In late March 2015, two humans will head to the ISS to take up residence for a full year, in what would be a record sleepover in orbit. "If a mission to Mars is going to take a three-year round trip," said NASA astronaut Scott Kelly, who will be joined in the effort by Russia's Mikhail Kornienko, "we need to know better how our body and our physiology performs over durations longer than what we've previously on the space station investigated, which is six months."
There were more sobering moments, too, in 2014. In October, Virgin Galactic's sleek, experimental SpaceShipTwo, designed to carry deep-pocketed tourists into space, crashed in the Mojave Desert during a test flight, killing one test pilot and injuring the other. Virgin founder Richard Branson had hoped his vessel would make its first commercial flight by the end of this year or in early 2015, and what comes next remains to be seen. Branson, though, expressed optimism: "Space flight is hard -- but worth it," he said in a blog post shortly after the crash, and in a press conference, he vowed "We'll learn from this, and move forward together." Virgin Galactic could begin testing its next spaceship as soon as early 2015.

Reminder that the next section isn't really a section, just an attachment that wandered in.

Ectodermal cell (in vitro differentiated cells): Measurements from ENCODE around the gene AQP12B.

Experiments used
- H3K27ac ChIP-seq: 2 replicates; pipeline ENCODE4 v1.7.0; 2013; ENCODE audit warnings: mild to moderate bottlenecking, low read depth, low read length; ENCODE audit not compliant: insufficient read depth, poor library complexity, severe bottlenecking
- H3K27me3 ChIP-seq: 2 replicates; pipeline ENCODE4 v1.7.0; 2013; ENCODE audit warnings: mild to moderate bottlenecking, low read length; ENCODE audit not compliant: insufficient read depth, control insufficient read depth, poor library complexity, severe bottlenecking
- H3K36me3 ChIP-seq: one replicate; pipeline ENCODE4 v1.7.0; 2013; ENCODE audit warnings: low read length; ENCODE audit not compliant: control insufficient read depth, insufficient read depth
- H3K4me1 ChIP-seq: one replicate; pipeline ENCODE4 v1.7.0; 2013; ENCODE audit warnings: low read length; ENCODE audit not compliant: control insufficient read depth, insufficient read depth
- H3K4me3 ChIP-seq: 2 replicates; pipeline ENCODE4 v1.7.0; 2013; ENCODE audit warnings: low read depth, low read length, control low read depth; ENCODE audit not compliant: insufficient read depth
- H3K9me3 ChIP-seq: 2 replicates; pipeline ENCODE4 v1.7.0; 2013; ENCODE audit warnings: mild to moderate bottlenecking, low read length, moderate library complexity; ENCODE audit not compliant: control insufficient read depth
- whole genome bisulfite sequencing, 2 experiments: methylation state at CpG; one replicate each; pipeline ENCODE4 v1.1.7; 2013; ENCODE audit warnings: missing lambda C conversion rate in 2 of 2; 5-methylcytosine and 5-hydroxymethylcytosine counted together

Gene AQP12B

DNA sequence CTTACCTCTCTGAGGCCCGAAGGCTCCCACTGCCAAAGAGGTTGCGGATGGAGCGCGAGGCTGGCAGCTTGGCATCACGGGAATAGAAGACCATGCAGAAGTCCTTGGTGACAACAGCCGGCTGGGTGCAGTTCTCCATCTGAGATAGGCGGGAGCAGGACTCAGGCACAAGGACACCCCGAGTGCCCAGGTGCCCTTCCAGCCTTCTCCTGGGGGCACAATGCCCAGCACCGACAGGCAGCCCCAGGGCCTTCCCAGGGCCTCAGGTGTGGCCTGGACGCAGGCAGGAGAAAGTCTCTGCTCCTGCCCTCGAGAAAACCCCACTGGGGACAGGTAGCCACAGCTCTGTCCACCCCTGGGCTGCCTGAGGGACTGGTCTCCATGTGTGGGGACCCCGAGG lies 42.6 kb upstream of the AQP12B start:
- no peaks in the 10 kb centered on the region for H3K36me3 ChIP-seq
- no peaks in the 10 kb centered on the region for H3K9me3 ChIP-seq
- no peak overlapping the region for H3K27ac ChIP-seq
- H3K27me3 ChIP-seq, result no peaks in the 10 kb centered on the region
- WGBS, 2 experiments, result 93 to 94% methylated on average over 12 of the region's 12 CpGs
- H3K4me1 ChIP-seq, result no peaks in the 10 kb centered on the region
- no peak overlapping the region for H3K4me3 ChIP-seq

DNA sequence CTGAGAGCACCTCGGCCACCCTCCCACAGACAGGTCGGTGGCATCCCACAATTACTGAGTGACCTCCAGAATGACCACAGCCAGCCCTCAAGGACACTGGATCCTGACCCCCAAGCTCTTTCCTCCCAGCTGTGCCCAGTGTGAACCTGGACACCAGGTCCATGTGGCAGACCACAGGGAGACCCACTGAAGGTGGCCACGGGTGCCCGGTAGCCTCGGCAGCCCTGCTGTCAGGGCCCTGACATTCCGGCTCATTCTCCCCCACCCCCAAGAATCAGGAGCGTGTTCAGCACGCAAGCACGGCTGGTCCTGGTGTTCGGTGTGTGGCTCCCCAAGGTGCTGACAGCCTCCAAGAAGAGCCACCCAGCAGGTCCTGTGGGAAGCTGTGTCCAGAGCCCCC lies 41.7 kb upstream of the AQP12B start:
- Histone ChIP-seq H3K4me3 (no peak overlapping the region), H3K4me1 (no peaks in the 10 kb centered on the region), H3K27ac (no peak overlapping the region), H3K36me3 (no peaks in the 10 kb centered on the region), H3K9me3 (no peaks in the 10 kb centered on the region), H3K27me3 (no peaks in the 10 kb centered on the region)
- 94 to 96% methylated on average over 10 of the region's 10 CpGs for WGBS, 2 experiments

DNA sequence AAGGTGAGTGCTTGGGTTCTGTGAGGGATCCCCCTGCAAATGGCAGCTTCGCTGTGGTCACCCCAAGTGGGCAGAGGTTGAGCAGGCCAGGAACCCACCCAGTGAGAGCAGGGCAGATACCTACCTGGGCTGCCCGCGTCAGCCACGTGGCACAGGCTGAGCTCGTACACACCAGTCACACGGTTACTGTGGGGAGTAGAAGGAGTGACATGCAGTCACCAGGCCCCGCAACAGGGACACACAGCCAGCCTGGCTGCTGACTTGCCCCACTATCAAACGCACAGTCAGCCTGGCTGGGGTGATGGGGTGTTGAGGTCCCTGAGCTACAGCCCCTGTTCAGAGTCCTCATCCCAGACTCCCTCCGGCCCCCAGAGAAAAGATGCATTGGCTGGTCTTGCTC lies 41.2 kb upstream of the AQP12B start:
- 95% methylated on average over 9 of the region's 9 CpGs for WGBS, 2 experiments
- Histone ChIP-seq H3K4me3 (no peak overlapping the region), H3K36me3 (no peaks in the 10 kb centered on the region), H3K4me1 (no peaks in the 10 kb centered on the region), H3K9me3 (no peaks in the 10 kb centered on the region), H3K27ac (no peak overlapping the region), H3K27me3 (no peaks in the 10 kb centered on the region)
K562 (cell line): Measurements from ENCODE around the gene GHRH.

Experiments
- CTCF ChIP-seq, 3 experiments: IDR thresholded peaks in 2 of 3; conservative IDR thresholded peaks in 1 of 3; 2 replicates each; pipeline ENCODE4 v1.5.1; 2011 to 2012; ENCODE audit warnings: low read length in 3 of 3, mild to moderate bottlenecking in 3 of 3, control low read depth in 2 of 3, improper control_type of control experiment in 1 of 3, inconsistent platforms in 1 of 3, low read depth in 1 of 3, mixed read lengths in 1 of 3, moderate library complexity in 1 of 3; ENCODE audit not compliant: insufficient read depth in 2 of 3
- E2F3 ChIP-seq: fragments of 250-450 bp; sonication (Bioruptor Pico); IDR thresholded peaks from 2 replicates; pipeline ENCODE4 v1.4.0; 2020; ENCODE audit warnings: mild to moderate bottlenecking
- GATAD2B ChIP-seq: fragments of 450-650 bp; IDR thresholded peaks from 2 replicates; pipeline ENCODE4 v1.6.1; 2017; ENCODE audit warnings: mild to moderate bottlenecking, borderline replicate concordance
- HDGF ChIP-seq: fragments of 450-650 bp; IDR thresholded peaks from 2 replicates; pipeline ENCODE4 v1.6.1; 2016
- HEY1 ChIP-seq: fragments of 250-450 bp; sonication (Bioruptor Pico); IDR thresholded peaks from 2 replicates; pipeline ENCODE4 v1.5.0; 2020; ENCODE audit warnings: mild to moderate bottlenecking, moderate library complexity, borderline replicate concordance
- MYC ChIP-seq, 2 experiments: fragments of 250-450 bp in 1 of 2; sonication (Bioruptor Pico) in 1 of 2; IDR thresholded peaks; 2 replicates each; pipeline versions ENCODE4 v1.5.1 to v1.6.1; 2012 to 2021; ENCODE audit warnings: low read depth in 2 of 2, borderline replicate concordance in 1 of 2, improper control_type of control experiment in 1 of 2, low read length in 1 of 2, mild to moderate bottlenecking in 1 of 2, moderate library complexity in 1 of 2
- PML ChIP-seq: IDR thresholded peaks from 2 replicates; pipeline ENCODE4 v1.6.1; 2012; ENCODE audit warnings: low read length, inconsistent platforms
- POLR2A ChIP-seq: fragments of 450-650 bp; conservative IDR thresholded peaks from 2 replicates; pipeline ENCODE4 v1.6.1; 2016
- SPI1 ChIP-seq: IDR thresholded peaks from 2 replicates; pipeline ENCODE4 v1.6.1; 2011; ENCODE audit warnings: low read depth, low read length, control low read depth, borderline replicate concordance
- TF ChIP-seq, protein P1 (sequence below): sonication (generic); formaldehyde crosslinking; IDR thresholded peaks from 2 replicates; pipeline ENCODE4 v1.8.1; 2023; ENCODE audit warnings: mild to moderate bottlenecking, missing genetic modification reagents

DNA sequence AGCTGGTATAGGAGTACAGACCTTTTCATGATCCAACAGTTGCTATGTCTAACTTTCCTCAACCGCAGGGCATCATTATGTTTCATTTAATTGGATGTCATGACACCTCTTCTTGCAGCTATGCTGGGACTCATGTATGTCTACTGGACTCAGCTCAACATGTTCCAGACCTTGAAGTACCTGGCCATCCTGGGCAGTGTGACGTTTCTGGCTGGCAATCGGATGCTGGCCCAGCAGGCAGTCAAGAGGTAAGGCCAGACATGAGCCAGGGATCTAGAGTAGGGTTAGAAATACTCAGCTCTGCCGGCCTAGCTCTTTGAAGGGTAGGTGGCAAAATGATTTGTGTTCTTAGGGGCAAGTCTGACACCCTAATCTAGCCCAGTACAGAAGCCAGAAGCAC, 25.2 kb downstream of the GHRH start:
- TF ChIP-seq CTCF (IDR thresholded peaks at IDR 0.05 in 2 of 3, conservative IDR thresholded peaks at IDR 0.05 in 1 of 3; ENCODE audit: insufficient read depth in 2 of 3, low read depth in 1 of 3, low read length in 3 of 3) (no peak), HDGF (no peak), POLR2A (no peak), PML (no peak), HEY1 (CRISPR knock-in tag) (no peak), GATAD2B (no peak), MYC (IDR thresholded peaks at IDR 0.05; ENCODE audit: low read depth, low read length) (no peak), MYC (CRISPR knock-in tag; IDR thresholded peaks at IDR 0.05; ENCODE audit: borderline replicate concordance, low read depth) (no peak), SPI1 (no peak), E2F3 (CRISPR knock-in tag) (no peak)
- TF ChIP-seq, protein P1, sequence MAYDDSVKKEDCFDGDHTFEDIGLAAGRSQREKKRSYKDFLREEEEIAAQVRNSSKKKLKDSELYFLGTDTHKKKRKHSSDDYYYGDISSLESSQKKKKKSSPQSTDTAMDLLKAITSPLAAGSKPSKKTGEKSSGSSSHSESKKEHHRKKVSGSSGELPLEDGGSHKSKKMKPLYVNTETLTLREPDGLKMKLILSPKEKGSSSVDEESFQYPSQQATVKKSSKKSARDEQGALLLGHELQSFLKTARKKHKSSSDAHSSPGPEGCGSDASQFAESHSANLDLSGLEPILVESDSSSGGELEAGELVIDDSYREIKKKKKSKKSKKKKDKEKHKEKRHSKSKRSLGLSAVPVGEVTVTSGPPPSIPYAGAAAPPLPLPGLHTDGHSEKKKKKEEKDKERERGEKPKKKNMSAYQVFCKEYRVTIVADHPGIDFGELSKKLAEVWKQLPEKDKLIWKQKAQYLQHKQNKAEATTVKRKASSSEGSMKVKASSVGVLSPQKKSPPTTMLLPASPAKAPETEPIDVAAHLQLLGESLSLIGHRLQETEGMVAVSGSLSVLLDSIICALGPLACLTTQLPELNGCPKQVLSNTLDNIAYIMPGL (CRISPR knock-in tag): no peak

The crash of SpaceShipTwo came just a few days after the explosion of an Orbital Sciences rocket lofting an unmanned spacecraft with supplies bound for the International Space Station. And in July, Elon Musk's SpaceX had suffered the loss of one of its Falcon 9 rockets during a test flight. Musk intoned, via Twitter, that "rockets are tricky..."
Still, it was on the whole a good year for SpaceX. In May, it unveiled its first manned spacecraft, the Dragon V2, intended for trips to and from the space station, and in September, it won a $2.6 billion contract from NASA to become one of the first private companies (the other being Boeing) to ferry astronauts to the ISS, beginning as early as 2017. Oh, and SpaceX also has plans to launch microsatellites to establish low-cost Internet service around the globe, saying in November to expect an announcement about that in two to three months -- that is, early in 2015.